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Lock-Free using cmpxchg8b...

Intel_C_Intel
Employee
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Your threading tips are sound. The thread aware memory pools are nice. =)


Here are some of my advanced threading tips: =)


You should spice up your threading site by adding a:

" Rock-Solid Lock-Free Algo's /w cmpxchg8b & cmp8xchg16b Tutorials " additon to your site.


You Intel guys really need to promote the cmpxchg8b and the cmp8xchg16b ( for Merced I think ) opcodes. When you code lock-free algo's using these, they make advanced threading a work of art. They are not just for creating locks you know. =)


I have implemented a 100% ABA proof lock-free IBM FreeList with your cmpxchg8b opcode:

FreeList.c


Joe Seigh and I have developed A 100% ABA proof " real " lock-free atomic pointer and I did a lock-free fifo queue with it:

AtomicPtrABATest.zip

The AtomicPtr combines 100% ABA proof lock-free algos with the ability for a thread to reference a shared pointer without having to already own a marshaled copy!


Also, look at my advanced fifo queue code:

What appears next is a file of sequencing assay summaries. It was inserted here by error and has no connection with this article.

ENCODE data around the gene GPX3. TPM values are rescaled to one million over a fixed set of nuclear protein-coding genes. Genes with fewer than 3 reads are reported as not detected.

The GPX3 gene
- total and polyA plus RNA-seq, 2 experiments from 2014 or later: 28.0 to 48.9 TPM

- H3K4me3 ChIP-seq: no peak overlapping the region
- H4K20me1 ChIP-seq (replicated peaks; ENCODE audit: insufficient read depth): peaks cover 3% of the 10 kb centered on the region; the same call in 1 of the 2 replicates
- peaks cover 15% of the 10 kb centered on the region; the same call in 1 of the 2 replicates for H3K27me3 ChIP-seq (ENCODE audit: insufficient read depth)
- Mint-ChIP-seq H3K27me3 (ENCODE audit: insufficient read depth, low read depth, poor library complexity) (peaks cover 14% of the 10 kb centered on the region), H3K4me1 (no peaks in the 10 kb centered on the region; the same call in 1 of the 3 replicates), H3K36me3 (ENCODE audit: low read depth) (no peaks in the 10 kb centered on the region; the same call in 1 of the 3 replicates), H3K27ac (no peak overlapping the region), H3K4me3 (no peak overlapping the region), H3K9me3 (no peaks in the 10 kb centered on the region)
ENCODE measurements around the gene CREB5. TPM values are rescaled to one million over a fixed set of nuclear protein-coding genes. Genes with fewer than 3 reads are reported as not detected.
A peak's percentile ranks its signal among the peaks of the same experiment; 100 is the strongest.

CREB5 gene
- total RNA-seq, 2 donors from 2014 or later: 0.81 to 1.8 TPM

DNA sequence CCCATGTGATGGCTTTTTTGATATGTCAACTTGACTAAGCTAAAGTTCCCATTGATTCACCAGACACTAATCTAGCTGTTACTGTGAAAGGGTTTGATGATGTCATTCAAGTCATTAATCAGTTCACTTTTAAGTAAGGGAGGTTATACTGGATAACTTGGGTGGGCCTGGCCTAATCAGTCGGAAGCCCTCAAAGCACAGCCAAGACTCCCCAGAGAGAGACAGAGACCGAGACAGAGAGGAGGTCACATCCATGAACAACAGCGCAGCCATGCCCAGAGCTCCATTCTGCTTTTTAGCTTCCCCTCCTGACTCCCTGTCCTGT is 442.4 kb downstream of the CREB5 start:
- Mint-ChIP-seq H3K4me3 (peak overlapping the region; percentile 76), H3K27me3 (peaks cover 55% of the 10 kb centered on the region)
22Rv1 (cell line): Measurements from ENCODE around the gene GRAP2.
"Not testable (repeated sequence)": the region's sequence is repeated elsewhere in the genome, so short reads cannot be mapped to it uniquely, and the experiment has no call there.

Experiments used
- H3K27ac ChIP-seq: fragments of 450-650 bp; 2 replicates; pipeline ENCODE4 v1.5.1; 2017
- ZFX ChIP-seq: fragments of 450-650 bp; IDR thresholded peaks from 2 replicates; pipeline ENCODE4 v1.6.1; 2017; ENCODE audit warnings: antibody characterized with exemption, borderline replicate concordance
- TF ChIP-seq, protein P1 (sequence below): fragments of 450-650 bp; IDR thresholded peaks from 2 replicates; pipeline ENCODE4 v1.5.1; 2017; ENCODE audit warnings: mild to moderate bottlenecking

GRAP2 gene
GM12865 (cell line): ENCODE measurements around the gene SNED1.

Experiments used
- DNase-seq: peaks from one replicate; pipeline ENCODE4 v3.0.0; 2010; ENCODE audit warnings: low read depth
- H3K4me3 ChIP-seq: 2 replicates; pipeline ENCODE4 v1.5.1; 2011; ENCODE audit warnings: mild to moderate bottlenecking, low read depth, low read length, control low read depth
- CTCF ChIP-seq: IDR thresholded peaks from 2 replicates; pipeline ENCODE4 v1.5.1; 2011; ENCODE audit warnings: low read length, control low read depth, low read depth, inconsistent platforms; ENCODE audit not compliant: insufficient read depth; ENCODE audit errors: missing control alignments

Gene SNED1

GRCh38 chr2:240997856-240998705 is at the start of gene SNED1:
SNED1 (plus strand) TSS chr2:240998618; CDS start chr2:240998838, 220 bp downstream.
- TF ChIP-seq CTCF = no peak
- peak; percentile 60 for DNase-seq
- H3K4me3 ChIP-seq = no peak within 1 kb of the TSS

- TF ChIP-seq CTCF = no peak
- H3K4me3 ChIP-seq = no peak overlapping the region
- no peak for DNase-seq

Queue.c

This code is very " thread " friendly. Put this code up against a " normal " fifo shared queue, and it will blow it away.

You should add some similar code examples on the Intel threading sites, or just add a link to my page. ;)


What do you threading masters think about it?

;)

Thank you.
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ClayB
New Contributor I
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> cmp8xchg16 is documented in the Itanium architecture
> software developers manual. It's basically a compare
> 8 bytes, swap 16 bytes.

Thanks, Joe. This is what I thought it was from the name. I guess this corresponds to what the french paper defines as CAS2. I still can't see how this would work, though, as intended. The idea about avoiding the ABA problem is to compare (and exchange) both the pointer involved and the count of operations. If the pointer has ended up with the same value even after other threads have updated the structure, the count of operations will have changed to inform the original thread that it must recheck the pointer and counter values.